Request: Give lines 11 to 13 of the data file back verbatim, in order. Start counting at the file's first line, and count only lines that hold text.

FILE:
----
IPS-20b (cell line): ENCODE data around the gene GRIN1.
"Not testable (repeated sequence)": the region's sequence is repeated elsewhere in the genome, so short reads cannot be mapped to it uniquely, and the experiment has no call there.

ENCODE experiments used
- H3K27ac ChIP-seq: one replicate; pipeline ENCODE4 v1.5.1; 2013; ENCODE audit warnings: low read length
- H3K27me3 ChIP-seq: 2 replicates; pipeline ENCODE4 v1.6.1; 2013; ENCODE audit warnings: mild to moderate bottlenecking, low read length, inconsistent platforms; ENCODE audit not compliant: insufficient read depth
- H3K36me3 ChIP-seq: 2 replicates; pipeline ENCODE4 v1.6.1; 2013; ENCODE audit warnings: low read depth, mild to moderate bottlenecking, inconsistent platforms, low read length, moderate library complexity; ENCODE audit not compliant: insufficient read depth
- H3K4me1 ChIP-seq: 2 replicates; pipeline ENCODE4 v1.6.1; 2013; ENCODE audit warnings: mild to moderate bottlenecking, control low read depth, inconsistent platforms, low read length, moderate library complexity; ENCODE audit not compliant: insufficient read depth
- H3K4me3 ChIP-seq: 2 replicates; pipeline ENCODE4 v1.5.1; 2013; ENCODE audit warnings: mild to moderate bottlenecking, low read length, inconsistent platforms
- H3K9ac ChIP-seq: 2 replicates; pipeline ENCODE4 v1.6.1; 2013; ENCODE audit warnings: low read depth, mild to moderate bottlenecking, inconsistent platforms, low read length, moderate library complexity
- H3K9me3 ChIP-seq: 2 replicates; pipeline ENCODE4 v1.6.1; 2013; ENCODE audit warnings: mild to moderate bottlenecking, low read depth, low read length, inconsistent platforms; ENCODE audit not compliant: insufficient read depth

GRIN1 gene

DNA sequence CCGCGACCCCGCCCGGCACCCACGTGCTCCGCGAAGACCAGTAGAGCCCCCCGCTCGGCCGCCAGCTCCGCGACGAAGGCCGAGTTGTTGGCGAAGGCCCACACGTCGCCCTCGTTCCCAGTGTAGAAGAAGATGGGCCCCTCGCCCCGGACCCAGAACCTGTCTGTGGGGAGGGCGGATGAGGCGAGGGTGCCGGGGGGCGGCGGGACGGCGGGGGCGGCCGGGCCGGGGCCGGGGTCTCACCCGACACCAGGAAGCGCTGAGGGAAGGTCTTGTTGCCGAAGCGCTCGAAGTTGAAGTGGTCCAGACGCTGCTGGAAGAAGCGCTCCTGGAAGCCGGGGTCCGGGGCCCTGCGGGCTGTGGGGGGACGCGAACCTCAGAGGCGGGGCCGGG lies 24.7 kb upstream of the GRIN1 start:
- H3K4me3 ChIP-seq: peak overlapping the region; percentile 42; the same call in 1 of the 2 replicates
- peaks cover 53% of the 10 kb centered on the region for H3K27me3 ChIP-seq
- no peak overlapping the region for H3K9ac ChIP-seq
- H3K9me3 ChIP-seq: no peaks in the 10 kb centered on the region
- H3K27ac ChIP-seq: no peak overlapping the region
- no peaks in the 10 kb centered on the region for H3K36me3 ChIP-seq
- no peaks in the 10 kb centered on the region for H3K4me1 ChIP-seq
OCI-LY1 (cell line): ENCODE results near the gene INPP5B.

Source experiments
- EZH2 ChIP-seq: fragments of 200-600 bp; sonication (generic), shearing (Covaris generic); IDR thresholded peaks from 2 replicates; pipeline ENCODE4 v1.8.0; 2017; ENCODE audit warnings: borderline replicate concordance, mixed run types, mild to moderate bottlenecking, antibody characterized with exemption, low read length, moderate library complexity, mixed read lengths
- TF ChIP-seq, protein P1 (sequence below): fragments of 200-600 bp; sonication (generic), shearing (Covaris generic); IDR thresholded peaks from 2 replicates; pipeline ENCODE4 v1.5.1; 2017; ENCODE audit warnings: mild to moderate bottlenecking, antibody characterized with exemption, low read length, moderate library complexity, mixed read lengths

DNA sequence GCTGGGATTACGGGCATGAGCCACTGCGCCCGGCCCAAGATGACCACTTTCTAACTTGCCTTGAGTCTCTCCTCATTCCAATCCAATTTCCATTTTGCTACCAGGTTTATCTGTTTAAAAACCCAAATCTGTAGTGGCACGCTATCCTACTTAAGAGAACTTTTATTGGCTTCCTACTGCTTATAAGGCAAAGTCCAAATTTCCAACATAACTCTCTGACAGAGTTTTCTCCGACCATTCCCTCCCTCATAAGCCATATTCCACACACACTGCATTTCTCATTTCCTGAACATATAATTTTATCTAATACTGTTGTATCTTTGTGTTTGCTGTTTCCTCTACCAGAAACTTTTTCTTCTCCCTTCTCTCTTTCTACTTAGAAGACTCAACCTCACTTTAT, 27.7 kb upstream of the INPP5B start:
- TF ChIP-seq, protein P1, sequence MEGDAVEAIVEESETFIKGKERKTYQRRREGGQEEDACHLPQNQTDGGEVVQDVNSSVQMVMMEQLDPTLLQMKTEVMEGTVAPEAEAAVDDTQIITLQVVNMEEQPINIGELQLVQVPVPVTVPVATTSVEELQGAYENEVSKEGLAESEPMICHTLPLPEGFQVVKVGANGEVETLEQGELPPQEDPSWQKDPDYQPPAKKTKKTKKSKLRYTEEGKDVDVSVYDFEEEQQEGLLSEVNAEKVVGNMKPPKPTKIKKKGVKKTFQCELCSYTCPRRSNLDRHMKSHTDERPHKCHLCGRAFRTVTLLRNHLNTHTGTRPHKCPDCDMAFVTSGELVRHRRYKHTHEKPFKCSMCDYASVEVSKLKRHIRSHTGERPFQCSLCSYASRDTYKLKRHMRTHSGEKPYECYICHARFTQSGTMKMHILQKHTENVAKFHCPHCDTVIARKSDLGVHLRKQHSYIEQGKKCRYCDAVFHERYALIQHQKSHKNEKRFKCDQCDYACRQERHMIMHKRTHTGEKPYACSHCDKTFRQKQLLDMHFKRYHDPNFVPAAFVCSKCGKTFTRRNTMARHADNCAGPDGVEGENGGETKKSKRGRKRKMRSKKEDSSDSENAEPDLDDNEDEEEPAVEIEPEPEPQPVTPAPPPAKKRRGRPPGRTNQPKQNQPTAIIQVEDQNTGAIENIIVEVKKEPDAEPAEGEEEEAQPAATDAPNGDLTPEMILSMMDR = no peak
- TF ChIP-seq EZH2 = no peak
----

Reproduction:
GRIN1 gene

DNA sequence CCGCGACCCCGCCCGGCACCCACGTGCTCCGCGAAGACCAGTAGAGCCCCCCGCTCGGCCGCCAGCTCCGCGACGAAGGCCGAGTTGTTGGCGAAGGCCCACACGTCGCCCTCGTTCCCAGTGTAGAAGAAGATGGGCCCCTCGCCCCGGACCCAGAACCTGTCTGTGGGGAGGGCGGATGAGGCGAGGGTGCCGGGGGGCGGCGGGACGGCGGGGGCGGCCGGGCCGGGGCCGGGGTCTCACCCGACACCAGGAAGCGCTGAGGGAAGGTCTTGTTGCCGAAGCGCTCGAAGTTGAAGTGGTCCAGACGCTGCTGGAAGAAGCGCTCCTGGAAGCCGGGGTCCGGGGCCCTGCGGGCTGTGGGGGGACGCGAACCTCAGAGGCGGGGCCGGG lies 24.7 kb upstream of the GRIN1 start:
- H3K4me3 ChIP-seq: peak overlapping the region; percentile 42; the same call in 1 of the 2 replicates